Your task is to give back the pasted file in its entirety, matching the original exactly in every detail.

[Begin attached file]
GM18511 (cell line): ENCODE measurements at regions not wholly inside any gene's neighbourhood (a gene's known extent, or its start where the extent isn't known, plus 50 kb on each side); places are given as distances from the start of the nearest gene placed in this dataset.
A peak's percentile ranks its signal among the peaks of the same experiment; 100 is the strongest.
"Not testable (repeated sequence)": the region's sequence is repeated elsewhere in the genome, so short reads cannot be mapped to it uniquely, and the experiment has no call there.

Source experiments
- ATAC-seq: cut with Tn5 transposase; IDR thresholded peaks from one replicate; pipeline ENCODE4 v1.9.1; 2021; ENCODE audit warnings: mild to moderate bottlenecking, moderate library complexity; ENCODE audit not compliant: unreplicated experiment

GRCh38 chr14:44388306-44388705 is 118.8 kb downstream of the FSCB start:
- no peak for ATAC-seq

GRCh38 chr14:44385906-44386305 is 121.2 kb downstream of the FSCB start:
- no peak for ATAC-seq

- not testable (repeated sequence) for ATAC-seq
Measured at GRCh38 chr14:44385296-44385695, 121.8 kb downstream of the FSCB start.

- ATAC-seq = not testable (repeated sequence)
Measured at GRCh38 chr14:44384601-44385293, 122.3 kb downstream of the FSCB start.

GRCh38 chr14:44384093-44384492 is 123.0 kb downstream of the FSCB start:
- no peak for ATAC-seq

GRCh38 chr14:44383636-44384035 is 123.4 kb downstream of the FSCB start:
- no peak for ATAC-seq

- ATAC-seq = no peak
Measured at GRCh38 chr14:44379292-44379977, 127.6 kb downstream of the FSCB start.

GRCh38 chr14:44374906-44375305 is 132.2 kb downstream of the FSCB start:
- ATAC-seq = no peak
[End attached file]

GM18511 (cell line): ENCODE measurements at regions not wholly inside any gene's neighbourhood (a gene's known extent, or its start where the extent isn't known, plus 50 kb on each side); places are given as distances from the start of the nearest gene placed in this dataset.
A peak's percentile ranks its signal among the peaks of the same experiment; 100 is the strongest.
"Not testable (repeated sequence)": the region's sequence is repeated elsewhere in the genome, so short reads cannot be mapped to it uniquely, and the experiment has no call there.

Source experiments
- ATAC-seq: cut with Tn5 transposase; IDR thresholded peaks from one replicate; pipeline ENCODE4 v1.9.1; 2021; ENCODE audit warnings: mild to moderate bottlenecking, moderate library complexity; ENCODE audit not compliant: unreplicated experiment

GRCh38 chr14:44388306-44388705 is 118.8 kb downstream of the FSCB start:
- no peak for ATAC-seq

GRCh38 chr14:44385906-44386305 is 121.2 kb downstream of the FSCB start:
- no peak for ATAC-seq

- not testable (repeated sequence) for ATAC-seq
Measured at GRCh38 chr14:44385296-44385695, 121.8 kb downstream of the FSCB start.

- ATAC-seq = not testable (repeated sequence)
Measured at GRCh38 chr14:44384601-44385293, 122.3 kb downstream of the FSCB start.

GRCh38 chr14:44384093-44384492 is 123.0 kb downstream of the FSCB start:
- no peak for ATAC-seq

GRCh38 chr14:44383636-44384035 is 123.4 kb downstream of the FSCB start:
- no peak for ATAC-seq

- ATAC-seq = no peak
Measured at GRCh38 chr14:44379292-44379977, 127.6 kb downstream of the FSCB start.

GRCh38 chr14:44374906-44375305 is 132.2 kb downstream of the FSCB start:
- ATAC-seq = no peak